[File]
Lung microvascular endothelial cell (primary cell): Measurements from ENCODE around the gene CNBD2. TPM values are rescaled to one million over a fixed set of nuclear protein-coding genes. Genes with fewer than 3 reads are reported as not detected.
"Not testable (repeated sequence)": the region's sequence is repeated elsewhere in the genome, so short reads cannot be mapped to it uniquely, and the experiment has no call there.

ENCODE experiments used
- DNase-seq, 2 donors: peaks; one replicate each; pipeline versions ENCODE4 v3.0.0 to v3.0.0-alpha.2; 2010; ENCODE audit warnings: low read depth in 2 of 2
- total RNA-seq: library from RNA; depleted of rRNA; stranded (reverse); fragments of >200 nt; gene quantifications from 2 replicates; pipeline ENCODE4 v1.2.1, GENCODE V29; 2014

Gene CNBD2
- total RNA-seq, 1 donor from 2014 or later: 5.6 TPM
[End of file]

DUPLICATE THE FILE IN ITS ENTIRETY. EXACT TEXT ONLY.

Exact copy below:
Lung microvascular endothelial cell (primary cell): Measurements from ENCODE around the gene CNBD2. TPM values are rescaled to one million over a fixed set of nuclear protein-coding genes. Genes with fewer than 3 reads are reported as not detected.
"Not testable (repeated sequence)": the region's sequence is repeated elsewhere in the genome, so short reads cannot be mapped to it uniquely, and the experiment has no call there.

ENCODE experiments used
- DNase-seq, 2 donors: peaks; one replicate each; pipeline versions ENCODE4 v3.0.0 to v3.0.0-alpha.2; 2010; ENCODE audit warnings: low read depth in 2 of 2
- total RNA-seq: library from RNA; depleted of rRNA; stranded (reverse); fragments of >200 nt; gene quantifications from 2 replicates; pipeline ENCODE4 v1.2.1, GENCODE V29; 2014

Gene CNBD2
- total RNA-seq, 1 donor from 2014 or later: 5.6 TPM